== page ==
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I was told by George’s teacher that I need to make a mat for when they do art.

So I did that the Monday night. I also needed an empty 5kg rice bag for putting his flower pot in. So Dan sourced one of those from his colleagues and brought it back yesterday.

I also needed to go shopping yesterday for a yellow bandana for when Oliver does Home Ec (Friday), and a new, washable facemask. He will be able to take the apron made by the lovely folk in Montana, who belong to a Christian community,  (their name escapes me) which was gifted by Fiona.

IMG_1339The boys are enjoying their lunches. I have been told that George needs to adjust his grip when using a spoon. George went back for seconds on Monday. On Friday it will be George’s turn to be serving lunch to the others. Exciting.

Oliver said yesterday that he is loving school. George is having a whale of a time. Yesterday he was having his PE lesson and I sneaked this shot of them all listening to the teacher. Note the caps which are reversible – you get one red team and one white team.

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Apologies, People of Motomachi: this Gaijin made a Mistake. (Ok, more than one.)

Just got home after a thorough soaking to and from school.

The umbrellas didn’t really cut the mustard. It was a wellies and waterproof trousers affair. Not that I’ve brought either of those over with us.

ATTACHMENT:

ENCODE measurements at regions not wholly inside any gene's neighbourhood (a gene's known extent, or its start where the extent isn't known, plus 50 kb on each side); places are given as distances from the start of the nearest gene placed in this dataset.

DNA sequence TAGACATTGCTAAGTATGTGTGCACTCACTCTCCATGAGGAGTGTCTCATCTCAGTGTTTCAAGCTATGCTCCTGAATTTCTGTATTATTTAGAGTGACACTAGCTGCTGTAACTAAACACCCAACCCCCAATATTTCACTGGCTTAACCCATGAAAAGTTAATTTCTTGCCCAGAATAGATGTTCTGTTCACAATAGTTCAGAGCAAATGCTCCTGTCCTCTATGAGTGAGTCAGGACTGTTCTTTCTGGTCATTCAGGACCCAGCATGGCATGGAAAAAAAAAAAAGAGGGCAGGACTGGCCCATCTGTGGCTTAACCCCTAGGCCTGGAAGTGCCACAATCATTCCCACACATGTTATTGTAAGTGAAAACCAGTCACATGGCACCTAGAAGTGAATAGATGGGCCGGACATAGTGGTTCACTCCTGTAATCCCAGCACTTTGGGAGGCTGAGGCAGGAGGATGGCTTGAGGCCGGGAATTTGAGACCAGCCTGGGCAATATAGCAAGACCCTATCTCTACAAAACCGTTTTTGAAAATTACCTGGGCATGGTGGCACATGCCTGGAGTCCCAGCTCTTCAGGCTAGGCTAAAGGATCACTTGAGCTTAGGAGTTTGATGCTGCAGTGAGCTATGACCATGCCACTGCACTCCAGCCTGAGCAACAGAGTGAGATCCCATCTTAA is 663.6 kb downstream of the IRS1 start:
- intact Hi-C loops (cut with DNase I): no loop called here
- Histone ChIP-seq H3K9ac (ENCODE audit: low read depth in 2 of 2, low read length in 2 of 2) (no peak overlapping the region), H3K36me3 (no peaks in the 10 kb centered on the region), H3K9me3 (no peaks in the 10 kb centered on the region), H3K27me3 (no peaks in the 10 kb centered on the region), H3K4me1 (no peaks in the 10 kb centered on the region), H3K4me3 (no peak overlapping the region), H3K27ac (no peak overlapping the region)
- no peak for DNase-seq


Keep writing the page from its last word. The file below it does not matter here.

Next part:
img_1357-2Anyway, this morning we arrived to school. Far fewer kids in evidence walking to school today which makes us suspicious that perhaps when it’s stair rods out there the parents cheat and drive them close to the school. Mmm.

Got in. Handed over yet another order form, (this time for a sewing kit for Oliver), and the health form about vaccinations, (in Tagalog,) to the international teacher, Lin-sensai. She then made a request. “Somebody saw you yesterday go to the bakery after school. Then you were eating as you walked along. This is not allowed. You must go home after school, and the kids take off their randoseru, then you can do groceries. And no eating outside.” I was mortified. I cried. Bloody wuss. I’m trying so hard I’m really feeling the pressure. Thankfully there were no kids in the classroom.

So it was a tearful walk home in the rain. Got soaked through and have hung up my clothes in the bathroom and put the drying ventilation on to sort them out. Have made a coffee and perused Facebook and am listening to radio3 online.

Apart from this cultural faux pas, the schooling is going well. And the food from the bakery was bloody worth it. It’s amazing.

Like a Parisian patisserie but with more bread stuff and less fru-fru. I suppose if I’m going to transgress, I’ve done it in style.

The weekend – shuumatsu 週末

It’s Friday! My lovely Egremont Bookclub gals will be meeting later. Boo. But I am creating another bookclub in Yokohama. Woot.

lId27I84TtulRJCKGCr6cwYesterday we returned school  paperwork to the Naka Ward Office. It’s great. There’s a bit of waiting around, but the job is done there and then. Really efficient. Copeland could learn a lot. But then they’d need to employ more staff and there is no money……*sighs*. You get a number and two corresponding slips of paper and are eventually called to the desk. One slip of paper goes off into the office with the paperwork to be sorted and you keep the other to be reunited at the end of the job. So good. We then went to a Family mart and bought some picnic items including for me and George inarizushi, which is a pocket of tofu with sweetened rice inside. Oliver went for sausage and chips!

We ate these in a charming park near the Baystars’ stadium (the local baseball team). There were loads of tulips, they were so beautiful and dotted around the place were lots of artists practising their watercolours.